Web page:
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Audio Book Review
Twelve stories of excitement and adventure in distant times and places! Various incarnations of the Doctor encounter numerous foes and friends, including Ice Warriors, the Mara, Lytton, Cybermen, the Master, a Krynoid, the Master (again), Skagra’s imprisoned minds and Iris Wildthyme...
The audio books in this collection (three novelisations and two anthologies of short stories) were originally released separately during the mid- to late 1990s, and then again in 2004 on a single MP3-CD entitled Tales from the TARDIS: Volume One. That was over a decade ago, so it must be time for a re-release! This time the content is being made available on standard CDs.
A lot has changed in the meantime. The novelisations in here are abridged readings, whereas nowadays Doctor Who audiophiles are used getting unabridged presentations, thanks to an ever-growing range of new readings from AudioGO and BBC Audio. Indeed, one of the adventures in this volume, The Curse of Peladon, was released unabridged (read by David Troughton) in 2013. On the plus side, there are a lot of readings here by actors who played the Doctor (including the late Jon Pertwee), whereas many of the more recent unabridged productions have tended to feature companions or guest artists from the original television serials.
Each of the narrators brings his or her own unique vocal qualities to the reading. For example, the various alien delegates in The Curse of Peladon (based on Brian Hayles’ novelisation of his own script) allow Jon Pertwee to exercise his talents as a voice artist, as he renders the squeaky Alpha Centauri and a pair of hissing Ice Warriors. Only his guttural Arcturus is less than entirely successful, sounding like a cross between Ken Livingstone and Harry Enfield’s Old Gits.
With the best speaking voice of the bunch, Peter Davison does sterling work with his performance of Kinda. Terrance Dicks’ bland novelisation of Christopher Bailey’s script was one of the author’s weaker efforts, but Bailey’s superb dialogue shines through. Davison well and truly brings this to life, sounding uncannily like actor Richard Todd in the role of the gruff Sanders and capturing Simon Rouse’s breathlessly unhinged Hindle. Additionally, we are spared the awful rubber snake that ruined the climax of an otherwise classic serial. However, Davison’s attempt at Tegan’s Australian accent is a bit over-the-top.
Of the three novelisations in this volume, Eric Saward’s adaptation of Paula Moore’s Attack of the Cybermen differs most noticeably from its television counterpart. The structure of the narrative is rearranged considerably, with many of Lytton’s scenes grouped together during the first quarter of the story, while many of the Doctor and Peri’s scenes are reserved for the second quarter. Much of the dialogue is also markedly different from the televised version.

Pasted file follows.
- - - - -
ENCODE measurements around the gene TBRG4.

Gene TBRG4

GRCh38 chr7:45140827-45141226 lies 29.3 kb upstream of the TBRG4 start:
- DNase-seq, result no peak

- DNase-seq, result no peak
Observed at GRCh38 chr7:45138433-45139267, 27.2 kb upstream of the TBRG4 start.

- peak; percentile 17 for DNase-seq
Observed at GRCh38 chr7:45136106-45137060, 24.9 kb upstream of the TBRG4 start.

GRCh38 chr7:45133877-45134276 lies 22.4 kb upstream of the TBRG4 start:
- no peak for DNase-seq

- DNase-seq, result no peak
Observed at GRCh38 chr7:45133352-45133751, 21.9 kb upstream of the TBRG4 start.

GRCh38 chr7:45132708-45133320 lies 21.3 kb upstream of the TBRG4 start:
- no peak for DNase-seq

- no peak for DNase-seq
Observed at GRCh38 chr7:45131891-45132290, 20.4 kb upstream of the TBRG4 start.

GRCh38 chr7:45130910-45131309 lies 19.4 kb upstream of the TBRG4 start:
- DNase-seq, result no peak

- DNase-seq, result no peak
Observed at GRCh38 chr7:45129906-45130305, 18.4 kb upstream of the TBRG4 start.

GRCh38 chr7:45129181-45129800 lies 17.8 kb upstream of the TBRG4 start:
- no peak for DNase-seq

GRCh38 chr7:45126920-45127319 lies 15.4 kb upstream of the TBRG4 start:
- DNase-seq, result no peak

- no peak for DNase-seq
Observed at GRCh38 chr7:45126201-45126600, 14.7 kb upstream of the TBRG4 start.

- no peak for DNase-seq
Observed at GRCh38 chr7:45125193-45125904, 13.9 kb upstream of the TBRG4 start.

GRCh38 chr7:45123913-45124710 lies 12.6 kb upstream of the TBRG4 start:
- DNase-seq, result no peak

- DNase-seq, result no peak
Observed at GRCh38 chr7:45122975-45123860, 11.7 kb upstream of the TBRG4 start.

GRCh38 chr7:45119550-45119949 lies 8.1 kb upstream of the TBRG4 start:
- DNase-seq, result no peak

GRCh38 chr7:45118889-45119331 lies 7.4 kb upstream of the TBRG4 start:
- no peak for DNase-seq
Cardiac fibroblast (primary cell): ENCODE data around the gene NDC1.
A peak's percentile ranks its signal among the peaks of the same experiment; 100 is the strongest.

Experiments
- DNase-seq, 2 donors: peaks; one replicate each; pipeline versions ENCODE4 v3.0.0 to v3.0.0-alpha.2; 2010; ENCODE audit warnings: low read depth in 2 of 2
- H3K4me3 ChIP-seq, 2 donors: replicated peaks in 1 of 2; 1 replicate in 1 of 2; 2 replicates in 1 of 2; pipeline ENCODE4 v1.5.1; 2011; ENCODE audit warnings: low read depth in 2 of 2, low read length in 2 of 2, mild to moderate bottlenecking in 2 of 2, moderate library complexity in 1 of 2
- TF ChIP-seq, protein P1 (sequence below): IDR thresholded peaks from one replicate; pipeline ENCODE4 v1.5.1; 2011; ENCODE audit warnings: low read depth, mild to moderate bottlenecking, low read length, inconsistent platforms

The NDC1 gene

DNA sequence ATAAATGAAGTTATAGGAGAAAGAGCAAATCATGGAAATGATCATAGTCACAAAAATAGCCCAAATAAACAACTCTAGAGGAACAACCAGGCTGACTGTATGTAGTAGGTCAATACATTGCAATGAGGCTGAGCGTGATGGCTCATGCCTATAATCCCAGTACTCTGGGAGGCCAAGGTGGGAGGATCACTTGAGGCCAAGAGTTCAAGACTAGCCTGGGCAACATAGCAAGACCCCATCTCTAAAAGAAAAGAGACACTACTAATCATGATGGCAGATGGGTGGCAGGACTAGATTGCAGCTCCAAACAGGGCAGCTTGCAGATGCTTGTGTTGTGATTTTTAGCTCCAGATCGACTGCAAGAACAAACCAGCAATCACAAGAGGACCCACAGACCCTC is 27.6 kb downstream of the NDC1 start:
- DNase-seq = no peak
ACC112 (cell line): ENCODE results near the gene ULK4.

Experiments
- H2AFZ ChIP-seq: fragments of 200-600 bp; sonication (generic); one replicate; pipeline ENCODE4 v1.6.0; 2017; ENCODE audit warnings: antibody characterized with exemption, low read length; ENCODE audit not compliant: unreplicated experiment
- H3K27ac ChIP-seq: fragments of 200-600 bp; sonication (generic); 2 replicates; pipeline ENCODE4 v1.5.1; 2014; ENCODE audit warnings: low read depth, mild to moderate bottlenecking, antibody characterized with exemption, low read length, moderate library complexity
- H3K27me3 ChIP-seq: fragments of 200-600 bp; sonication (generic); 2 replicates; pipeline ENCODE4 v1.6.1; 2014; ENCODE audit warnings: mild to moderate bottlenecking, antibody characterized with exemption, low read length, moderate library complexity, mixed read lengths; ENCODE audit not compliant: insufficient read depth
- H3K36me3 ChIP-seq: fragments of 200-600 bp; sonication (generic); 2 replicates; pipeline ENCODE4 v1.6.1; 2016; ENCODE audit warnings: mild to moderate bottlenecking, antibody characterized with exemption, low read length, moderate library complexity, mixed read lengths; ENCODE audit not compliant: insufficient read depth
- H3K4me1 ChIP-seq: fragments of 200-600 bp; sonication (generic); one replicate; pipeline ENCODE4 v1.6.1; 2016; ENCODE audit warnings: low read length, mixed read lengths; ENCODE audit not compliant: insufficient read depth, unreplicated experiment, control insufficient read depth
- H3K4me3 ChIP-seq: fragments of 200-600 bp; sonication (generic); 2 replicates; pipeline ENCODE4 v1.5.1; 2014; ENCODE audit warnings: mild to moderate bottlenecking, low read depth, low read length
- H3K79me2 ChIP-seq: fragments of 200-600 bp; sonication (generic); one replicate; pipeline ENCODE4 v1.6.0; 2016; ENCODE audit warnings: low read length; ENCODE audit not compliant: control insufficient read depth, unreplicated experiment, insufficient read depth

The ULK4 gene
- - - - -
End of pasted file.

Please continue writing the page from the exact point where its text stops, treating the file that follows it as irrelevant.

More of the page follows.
Colin Baker provides an impressive range of tough-sounding voices for the various heavies and dodgy geezers – Lytton, Griffiths, Russell, Payne, Stratton and Bates – and does a remarkably accurate lilting Cryon voice. However, his American accent for Peri is even more laughable than Davison’s Aussie Tegan. He also manages to mispronounce the Cryon name Threst as “thrust” (oo-er, missus).
Out of the Darkness and Short Trips are collections of short stories that are mostly derived from BBC Books’ first two Short Trips anthologies – before Big Finish took over the range. Here we see (or rather hear) BBC Audio augmenting its output in response to the more ambitious productions that were emerging from Big Finish and others. In contrast to the novelisations, many of these stories are bolstered by sound effects, voice modulation and original music. Some, such as “Moon Graffiti”, read by Colin Baker and Nicola Bryant, and “Freedom”, read by Nicholas Courtney and Sophie Aldred, allow their two readers to interact like performers in a full-cast drama.
The stories range from the quiet and touching, such as Jonathan Blum’s “Model Train Set”, to the downright madcap – with its potent combination of time distortions, the Master, a Krynoid and a talking bird, Robert Perry and Mike Tucker’s “Stop the Pigeon” seems even sillier here than it did on the printed page!
Another bad accent crops up in “Stop the Pigeon”, courtesy of Sophie Aldred’s over-the-top attempt at Sylvester McCoy’s Scots brogue. To her credit, though, she does a good regional accent in Tara Samms’ “Glass,” as does Nicola Bryant in Michael Collier’s “Vigil”. For his part, Nicholas Courtney succeeds in conveying the speech patterns of Jon Pertwee and Tom Baker in “Freedom” (by Steve Lyons), “Degrees of Truth” (by David A McIntee) and “Old Flames” (by Paul Magrs).
Presenting old readings on an old format, Tales from the TARDIS: Volume One could seem to some as though it’s living in the past. Nevertheless, with several Doctors and nine and a half hours of Who for your money, you may well be tempted to take a trip or twelve back in time…